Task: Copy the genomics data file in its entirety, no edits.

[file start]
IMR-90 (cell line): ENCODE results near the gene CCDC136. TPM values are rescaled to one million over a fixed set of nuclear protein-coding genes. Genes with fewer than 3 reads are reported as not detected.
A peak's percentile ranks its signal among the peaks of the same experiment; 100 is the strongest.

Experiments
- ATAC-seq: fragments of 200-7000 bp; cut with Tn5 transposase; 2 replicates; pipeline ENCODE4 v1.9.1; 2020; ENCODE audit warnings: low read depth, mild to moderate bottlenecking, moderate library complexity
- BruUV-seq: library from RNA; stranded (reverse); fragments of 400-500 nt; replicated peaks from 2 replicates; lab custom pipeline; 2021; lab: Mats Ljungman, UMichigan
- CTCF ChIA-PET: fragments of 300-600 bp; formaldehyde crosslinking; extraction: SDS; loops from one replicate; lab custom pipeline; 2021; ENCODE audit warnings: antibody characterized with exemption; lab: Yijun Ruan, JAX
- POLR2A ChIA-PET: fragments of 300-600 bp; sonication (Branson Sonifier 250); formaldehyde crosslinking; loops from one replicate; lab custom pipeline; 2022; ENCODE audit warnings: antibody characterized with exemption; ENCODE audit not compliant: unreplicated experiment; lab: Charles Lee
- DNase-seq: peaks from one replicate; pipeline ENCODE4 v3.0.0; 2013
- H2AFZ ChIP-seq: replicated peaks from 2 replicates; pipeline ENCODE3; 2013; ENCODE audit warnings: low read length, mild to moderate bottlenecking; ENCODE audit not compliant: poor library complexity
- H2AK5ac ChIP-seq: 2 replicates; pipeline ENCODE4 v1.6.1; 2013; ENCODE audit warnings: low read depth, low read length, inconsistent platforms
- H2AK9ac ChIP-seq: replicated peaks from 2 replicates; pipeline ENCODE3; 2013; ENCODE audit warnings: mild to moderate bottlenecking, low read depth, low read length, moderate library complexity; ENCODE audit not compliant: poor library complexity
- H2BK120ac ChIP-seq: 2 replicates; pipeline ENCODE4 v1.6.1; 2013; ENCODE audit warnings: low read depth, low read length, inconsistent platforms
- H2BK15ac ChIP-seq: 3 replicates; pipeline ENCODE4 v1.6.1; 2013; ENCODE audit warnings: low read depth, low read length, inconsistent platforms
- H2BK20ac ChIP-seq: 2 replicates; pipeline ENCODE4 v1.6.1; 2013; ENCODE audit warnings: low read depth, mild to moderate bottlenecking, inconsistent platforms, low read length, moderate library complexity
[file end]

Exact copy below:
IMR-90 (cell line): ENCODE results near the gene CCDC136. TPM values are rescaled to one million over a fixed set of nuclear protein-coding genes. Genes with fewer than 3 reads are reported as not detected.
A peak's percentile ranks its signal among the peaks of the same experiment; 100 is the strongest.

Experiments
- ATAC-seq: fragments of 200-7000 bp; cut with Tn5 transposase; 2 replicates; pipeline ENCODE4 v1.9.1; 2020; ENCODE audit warnings: low read depth, mild to moderate bottlenecking, moderate library complexity
- BruUV-seq: library from RNA; stranded (reverse); fragments of 400-500 nt; replicated peaks from 2 replicates; lab custom pipeline; 2021; lab: Mats Ljungman, UMichigan
- CTCF ChIA-PET: fragments of 300-600 bp; formaldehyde crosslinking; extraction: SDS; loops from one replicate; lab custom pipeline; 2021; ENCODE audit warnings: antibody characterized with exemption; lab: Yijun Ruan, JAX
- POLR2A ChIA-PET: fragments of 300-600 bp; sonication (Branson Sonifier 250); formaldehyde crosslinking; loops from one replicate; lab custom pipeline; 2022; ENCODE audit warnings: antibody characterized with exemption; ENCODE audit not compliant: unreplicated experiment; lab: Charles Lee
- DNase-seq: peaks from one replicate; pipeline ENCODE4 v3.0.0; 2013
- H2AFZ ChIP-seq: replicated peaks from 2 replicates; pipeline ENCODE3; 2013; ENCODE audit warnings: low read length, mild to moderate bottlenecking; ENCODE audit not compliant: poor library complexity
- H2AK5ac ChIP-seq: 2 replicates; pipeline ENCODE4 v1.6.1; 2013; ENCODE audit warnings: low read depth, low read length, inconsistent platforms
- H2AK9ac ChIP-seq: replicated peaks from 2 replicates; pipeline ENCODE3; 2013; ENCODE audit warnings: mild to moderate bottlenecking, low read depth, low read length, moderate library complexity; ENCODE audit not compliant: poor library complexity
- H2BK120ac ChIP-seq: 2 replicates; pipeline ENCODE4 v1.6.1; 2013; ENCODE audit warnings: low read depth, low read length, inconsistent platforms
- H2BK15ac ChIP-seq: 3 replicates; pipeline ENCODE4 v1.6.1; 2013; ENCODE audit warnings: low read depth, low read length, inconsistent platforms
- H2BK20ac ChIP-seq: 2 replicates; pipeline ENCODE4 v1.6.1; 2013; ENCODE audit warnings: low read depth, mild to moderate bottlenecking, inconsistent platforms, low read length, moderate library complexity